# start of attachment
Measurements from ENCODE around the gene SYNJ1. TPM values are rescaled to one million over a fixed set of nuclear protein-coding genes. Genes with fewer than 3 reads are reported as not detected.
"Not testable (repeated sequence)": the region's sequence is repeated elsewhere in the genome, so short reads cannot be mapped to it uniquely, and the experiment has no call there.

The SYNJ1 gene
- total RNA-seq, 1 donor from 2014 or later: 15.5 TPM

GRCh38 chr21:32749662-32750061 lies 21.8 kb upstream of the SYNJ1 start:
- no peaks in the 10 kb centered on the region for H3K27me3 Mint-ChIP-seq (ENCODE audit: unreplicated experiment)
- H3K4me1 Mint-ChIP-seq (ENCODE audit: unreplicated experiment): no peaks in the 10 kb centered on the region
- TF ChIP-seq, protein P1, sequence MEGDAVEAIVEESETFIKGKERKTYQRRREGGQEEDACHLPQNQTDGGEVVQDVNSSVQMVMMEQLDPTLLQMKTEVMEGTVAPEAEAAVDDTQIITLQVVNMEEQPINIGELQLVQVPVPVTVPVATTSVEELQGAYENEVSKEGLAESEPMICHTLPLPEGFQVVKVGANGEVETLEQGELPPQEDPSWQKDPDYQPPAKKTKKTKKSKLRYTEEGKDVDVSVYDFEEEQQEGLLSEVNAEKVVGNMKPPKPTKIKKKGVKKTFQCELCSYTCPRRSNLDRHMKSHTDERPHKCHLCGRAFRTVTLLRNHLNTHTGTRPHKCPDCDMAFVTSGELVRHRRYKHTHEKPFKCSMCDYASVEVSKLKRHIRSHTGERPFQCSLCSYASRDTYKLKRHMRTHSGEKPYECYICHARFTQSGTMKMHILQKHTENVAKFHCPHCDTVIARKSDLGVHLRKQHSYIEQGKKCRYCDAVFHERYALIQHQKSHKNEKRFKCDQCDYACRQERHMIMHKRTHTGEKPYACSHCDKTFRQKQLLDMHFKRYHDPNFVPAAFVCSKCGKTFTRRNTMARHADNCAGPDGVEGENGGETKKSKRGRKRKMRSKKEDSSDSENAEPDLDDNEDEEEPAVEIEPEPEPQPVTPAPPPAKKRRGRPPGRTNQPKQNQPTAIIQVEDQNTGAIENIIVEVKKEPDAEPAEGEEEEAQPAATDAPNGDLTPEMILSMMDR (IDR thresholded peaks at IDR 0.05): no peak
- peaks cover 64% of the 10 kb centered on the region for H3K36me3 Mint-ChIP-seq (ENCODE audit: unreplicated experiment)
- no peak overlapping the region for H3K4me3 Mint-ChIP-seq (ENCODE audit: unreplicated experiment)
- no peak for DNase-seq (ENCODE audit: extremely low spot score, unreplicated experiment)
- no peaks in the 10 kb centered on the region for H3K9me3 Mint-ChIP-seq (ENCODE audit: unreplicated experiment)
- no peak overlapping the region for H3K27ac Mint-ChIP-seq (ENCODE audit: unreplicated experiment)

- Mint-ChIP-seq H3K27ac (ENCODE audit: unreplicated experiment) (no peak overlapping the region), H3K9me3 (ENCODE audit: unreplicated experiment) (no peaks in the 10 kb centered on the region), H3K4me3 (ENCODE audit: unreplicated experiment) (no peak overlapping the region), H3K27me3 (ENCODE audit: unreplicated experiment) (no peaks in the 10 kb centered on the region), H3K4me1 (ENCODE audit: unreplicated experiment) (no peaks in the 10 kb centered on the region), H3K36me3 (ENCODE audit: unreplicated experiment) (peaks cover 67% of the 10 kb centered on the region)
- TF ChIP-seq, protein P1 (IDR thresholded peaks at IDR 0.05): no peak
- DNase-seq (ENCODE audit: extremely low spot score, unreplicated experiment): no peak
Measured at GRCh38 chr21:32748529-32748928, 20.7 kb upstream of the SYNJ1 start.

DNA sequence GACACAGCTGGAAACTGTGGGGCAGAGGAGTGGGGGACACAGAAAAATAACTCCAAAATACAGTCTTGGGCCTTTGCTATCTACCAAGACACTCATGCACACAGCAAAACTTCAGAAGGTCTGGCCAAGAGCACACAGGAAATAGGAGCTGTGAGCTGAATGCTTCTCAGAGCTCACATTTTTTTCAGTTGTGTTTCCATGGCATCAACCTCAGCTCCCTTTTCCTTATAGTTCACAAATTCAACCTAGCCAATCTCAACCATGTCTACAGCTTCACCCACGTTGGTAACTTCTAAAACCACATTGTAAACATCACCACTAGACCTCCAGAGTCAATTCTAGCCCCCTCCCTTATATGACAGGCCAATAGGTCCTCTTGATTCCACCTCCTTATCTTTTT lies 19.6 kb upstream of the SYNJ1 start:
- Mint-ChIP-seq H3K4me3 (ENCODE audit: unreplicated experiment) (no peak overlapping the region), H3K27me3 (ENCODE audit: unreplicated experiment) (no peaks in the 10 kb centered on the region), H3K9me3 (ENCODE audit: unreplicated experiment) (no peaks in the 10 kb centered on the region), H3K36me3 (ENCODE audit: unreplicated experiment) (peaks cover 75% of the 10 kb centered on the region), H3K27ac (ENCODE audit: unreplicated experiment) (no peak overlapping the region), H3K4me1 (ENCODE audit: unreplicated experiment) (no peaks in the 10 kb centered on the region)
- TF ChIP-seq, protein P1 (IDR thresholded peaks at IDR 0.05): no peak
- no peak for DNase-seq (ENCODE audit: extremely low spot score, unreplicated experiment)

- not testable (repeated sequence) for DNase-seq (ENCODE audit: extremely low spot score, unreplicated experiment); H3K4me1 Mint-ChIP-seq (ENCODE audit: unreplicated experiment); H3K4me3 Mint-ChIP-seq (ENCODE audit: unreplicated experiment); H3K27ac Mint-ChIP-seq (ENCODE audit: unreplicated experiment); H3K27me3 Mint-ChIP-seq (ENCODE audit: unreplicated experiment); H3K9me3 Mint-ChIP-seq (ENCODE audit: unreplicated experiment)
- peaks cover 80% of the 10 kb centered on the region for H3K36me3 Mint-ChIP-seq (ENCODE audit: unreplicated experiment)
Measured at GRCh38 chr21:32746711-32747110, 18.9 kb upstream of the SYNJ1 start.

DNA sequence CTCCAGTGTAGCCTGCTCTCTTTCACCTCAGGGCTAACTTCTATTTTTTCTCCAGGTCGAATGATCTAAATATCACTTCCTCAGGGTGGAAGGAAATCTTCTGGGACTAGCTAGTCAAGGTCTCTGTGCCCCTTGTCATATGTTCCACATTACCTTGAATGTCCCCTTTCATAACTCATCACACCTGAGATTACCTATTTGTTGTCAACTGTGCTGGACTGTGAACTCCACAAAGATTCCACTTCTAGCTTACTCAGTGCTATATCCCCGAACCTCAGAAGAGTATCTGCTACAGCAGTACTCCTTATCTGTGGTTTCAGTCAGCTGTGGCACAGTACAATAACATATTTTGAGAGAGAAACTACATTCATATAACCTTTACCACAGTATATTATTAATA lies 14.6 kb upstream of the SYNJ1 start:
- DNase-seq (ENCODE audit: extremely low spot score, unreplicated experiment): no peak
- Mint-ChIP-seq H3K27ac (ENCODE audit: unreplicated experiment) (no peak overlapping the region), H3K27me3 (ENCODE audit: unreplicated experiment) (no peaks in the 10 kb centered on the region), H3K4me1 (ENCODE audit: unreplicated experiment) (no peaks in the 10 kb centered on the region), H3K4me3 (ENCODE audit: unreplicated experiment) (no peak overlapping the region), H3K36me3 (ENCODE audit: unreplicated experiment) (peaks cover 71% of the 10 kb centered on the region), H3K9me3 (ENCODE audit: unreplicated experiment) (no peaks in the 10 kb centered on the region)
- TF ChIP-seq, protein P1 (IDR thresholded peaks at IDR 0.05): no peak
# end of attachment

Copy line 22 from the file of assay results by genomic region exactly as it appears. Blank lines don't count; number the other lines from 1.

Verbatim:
- not testable (repeated sequence) for DNase-seq (ENCODE audit: extremely low spot score, unreplicated experiment); H3K4me1 Mint-ChIP-seq (ENCODE audit: unreplicated experiment); H3K4me3 Mint-ChIP-seq (ENCODE audit: unreplicated experiment); H3K27ac Mint-ChIP-seq (ENCODE audit: unreplicated experiment); H3K27me3 Mint-ChIP-seq (ENCODE audit: unreplicated experiment); H3K9me3 Mint-ChIP-seq (ENCODE audit: unreplicated experiment)